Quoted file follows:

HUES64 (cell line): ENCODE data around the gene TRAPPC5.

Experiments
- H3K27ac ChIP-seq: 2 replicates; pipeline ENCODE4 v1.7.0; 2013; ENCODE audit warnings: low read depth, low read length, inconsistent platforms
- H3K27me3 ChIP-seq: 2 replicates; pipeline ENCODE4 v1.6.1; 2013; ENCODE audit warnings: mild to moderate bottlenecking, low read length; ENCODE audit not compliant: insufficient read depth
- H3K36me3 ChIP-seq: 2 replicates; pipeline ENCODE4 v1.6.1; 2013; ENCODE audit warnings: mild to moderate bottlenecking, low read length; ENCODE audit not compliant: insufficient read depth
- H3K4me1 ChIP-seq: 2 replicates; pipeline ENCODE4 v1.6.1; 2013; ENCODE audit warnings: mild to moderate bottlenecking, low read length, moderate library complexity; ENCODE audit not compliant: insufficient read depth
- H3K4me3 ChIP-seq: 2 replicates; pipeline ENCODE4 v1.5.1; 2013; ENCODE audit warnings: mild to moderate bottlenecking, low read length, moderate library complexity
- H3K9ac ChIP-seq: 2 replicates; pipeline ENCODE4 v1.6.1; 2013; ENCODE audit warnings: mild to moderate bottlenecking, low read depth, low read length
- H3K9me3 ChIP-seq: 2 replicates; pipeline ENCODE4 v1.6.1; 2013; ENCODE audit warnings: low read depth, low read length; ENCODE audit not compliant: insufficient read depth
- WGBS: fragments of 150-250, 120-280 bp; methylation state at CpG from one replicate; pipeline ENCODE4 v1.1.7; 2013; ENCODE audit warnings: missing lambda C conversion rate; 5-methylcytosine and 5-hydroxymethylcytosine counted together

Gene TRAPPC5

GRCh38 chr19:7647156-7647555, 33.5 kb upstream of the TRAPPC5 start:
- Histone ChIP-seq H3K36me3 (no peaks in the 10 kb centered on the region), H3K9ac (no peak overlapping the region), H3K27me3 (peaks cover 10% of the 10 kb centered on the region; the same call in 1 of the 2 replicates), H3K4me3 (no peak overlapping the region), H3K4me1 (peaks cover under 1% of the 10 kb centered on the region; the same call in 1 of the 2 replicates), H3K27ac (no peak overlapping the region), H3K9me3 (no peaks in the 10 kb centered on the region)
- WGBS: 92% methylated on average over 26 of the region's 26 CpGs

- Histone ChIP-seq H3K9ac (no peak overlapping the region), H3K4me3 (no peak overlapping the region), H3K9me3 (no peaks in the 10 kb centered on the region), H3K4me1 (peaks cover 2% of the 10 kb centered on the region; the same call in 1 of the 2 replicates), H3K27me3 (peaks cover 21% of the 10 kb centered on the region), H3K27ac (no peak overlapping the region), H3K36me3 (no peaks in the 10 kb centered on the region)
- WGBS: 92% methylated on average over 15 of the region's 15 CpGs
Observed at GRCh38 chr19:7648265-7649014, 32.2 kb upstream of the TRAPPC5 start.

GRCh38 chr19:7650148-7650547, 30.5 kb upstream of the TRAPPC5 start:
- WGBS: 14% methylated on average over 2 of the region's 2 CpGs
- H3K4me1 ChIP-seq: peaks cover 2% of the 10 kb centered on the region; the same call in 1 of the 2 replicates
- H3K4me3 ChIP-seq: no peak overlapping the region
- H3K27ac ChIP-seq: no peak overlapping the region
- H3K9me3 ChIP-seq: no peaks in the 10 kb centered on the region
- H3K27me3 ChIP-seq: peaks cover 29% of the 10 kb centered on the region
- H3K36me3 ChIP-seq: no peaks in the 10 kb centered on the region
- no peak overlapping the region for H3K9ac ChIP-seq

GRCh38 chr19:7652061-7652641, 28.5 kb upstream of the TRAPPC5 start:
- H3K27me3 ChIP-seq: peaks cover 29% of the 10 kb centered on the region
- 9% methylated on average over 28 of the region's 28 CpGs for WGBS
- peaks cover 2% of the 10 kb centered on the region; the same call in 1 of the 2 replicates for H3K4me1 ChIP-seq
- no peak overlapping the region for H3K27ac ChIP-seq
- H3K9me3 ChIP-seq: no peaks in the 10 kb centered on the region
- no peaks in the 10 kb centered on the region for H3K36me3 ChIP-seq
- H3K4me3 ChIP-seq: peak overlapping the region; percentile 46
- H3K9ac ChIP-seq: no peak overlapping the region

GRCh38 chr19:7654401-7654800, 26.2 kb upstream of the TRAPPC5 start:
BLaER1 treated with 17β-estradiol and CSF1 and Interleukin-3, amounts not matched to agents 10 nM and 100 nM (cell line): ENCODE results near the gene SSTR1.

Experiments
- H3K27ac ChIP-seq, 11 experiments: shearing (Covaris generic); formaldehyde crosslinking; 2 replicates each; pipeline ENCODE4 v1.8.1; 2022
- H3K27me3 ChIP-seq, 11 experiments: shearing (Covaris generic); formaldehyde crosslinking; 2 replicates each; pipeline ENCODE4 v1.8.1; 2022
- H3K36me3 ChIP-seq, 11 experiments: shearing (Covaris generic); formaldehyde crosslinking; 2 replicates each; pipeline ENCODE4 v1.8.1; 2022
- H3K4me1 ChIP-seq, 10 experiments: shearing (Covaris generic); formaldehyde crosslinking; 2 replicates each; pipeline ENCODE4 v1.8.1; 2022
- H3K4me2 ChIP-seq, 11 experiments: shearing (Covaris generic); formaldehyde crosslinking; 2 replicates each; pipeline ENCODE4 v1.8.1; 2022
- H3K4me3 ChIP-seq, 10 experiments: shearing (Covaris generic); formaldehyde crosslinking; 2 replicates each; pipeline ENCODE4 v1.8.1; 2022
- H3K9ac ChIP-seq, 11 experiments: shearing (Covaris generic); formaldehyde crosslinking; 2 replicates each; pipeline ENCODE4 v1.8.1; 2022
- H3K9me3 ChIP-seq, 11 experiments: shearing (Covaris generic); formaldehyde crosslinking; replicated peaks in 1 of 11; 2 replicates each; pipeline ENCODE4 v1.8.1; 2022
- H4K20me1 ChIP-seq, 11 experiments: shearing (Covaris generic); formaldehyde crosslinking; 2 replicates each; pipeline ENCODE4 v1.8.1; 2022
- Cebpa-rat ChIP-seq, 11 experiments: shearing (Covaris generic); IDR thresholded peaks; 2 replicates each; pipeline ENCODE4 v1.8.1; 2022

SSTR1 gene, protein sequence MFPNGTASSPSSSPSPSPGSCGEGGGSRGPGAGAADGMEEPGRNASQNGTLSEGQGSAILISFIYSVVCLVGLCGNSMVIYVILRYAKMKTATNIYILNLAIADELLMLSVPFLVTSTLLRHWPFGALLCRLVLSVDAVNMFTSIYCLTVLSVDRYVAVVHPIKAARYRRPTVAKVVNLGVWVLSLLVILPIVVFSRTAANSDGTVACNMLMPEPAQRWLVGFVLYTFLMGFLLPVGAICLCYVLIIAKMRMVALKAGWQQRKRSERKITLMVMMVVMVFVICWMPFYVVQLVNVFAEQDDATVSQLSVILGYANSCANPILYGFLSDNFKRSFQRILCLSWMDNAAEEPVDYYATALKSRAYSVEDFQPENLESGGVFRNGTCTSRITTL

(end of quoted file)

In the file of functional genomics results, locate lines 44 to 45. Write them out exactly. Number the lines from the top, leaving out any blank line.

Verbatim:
- H3K4me3 ChIP-seq, 10 experiments: shearing (Covaris generic); formaldehyde crosslinking; 2 replicates each; pipeline ENCODE4 v1.8.1; 2022
- H3K9ac ChIP-seq, 11 experiments: shearing (Covaris generic); formaldehyde crosslinking; 2 replicates each; pipeline ENCODE4 v1.8.1; 2022